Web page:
Always New, Always Amazing
Foliage season last year was one for the record books. It came early. By the first of October—two weeks ahead of schedule—the sugar maples were showing off their colors: buttery yellow, pumpkin orange, and fiery red. They were soon joined by aspens and birch trees glowing sunny yellow and yellow-green. Even the staghorn sumacs, usually considered a “junk” tree, were lit a brilliant coral. And the weather was so mild you could go out and enjoy the show in shorts and a T-shirt.
The old-timers said an early start would mean a short season and a disappointing finish, but it wasn’t so. The leaves blazed away all through October and even held on into November. That meant we could enjoy the season’s beautiful but lesser-known second act—when the leaves turn deep scarlet, burnished copper, and smoky purple.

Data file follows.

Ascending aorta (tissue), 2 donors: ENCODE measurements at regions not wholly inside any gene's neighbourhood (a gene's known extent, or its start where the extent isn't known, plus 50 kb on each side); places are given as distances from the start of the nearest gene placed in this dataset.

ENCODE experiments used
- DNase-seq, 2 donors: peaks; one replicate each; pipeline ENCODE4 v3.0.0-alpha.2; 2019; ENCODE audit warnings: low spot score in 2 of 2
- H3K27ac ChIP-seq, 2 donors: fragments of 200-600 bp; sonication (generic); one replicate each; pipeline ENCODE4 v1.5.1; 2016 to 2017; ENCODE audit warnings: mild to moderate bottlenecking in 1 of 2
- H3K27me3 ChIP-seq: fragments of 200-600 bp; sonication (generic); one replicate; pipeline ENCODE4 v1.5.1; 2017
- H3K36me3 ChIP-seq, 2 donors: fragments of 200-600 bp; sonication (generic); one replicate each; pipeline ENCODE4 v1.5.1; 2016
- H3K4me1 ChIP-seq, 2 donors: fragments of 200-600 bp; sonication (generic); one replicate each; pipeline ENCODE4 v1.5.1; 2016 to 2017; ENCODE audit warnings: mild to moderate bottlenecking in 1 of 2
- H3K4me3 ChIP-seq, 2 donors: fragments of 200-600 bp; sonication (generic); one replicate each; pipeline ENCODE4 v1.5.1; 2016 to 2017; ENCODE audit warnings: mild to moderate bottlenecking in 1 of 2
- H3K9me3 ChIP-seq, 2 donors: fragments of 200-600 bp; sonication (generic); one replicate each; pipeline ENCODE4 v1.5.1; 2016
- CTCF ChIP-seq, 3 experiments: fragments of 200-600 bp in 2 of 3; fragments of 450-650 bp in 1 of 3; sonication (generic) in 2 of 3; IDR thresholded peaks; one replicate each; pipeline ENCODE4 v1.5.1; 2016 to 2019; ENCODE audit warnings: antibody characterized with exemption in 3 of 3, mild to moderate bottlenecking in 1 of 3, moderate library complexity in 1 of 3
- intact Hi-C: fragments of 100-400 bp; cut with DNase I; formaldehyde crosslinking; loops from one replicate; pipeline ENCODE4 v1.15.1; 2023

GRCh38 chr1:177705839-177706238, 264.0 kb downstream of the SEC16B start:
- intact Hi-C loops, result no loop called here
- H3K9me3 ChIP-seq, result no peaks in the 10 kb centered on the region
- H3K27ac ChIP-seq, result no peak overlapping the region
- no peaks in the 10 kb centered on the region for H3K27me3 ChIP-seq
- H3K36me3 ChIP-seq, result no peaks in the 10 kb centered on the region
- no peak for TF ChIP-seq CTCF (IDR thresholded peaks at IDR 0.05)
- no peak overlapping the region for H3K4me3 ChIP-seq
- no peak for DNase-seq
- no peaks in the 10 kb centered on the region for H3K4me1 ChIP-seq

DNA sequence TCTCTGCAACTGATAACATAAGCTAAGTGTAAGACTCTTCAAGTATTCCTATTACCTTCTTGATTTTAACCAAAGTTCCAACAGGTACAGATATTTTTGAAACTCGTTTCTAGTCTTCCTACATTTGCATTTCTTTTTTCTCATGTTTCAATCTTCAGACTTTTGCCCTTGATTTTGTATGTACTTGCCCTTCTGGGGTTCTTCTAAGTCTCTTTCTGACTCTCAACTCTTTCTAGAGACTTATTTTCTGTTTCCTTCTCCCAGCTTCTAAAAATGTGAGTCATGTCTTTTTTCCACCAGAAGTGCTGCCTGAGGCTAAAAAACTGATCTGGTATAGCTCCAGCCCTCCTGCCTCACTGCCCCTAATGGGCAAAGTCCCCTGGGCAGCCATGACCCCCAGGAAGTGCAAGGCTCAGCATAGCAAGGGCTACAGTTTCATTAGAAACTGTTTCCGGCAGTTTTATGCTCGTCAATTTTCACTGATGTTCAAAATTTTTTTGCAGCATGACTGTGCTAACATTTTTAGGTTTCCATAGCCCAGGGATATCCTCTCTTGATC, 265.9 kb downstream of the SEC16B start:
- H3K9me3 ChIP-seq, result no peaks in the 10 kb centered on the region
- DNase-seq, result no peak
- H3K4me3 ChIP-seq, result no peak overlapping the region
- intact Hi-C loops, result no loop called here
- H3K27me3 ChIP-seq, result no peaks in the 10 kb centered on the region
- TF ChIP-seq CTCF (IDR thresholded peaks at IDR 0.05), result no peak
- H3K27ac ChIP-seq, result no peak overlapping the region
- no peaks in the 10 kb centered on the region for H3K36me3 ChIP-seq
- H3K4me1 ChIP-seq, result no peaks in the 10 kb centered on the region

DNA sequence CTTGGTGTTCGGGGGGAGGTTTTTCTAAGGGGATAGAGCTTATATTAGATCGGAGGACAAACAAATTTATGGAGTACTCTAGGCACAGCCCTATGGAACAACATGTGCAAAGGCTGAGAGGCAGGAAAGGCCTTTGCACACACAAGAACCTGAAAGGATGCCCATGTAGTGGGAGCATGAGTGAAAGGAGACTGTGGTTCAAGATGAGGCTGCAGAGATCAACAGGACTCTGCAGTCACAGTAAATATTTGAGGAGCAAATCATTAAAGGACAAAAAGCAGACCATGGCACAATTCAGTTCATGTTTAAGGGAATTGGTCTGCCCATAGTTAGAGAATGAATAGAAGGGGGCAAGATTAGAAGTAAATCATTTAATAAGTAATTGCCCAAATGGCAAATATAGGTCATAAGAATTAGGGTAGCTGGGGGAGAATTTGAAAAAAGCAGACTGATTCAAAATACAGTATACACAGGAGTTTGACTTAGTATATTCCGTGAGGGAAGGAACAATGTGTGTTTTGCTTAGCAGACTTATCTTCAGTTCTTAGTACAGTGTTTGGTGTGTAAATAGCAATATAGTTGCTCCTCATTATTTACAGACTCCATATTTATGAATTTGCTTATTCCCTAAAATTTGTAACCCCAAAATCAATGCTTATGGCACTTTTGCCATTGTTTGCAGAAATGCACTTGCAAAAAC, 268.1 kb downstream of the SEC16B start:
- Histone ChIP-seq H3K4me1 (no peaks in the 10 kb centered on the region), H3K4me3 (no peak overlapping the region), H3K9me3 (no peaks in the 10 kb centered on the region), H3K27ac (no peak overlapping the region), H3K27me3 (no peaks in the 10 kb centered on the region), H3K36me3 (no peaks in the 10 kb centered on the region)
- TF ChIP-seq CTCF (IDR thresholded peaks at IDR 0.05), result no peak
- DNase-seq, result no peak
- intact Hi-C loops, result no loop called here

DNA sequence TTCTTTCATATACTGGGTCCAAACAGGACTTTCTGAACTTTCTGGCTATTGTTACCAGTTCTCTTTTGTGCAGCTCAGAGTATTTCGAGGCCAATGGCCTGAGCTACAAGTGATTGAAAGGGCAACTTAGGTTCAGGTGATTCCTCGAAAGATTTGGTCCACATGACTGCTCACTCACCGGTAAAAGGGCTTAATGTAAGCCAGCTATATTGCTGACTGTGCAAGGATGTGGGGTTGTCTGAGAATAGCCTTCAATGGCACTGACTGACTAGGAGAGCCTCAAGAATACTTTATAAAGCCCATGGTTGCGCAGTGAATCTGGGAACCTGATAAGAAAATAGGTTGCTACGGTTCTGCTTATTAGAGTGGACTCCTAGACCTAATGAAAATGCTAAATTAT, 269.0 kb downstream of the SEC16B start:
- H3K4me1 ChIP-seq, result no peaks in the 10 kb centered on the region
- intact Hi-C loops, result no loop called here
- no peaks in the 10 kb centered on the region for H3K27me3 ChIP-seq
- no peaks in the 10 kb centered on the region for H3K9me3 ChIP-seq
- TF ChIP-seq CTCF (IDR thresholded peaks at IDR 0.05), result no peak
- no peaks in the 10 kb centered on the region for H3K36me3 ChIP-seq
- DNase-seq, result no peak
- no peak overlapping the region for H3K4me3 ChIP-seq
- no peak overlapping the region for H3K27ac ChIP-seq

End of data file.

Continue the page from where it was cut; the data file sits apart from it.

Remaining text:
The out-of-towners were here in force. In any other season, they drive twice as fast as the locals. In fact, when we were kids, we would make a game of guessing a car’s state of origin by its speed. “Mass,” one kid would say, as soon as a car came over the rise. “No way, too fast,” another would say. “Gotta be Jersey.”
But in autumn, leaf peepers poke along the roads at the speed of a hay wagon while the local folks speed around them. The locals don’t have time for foliage; they are late for work, or they need something from the grocery store, or they have to get the kids to softball practice. And they figure, fall will be there next year, right? Sure, it will—but it won’t be the same fall, will it? This year, I’m taking a cue from the visitors; if I see a bunch of cars pulled over and people taking pictures, I will stop and see what all the fuss is about. I am grateful to our leaf-peeping friends for reminding me that every fall is amazing, especially when you see it through fresh eyes.
The Orton Family,
Gardner, Cabot, Eliot, Lyman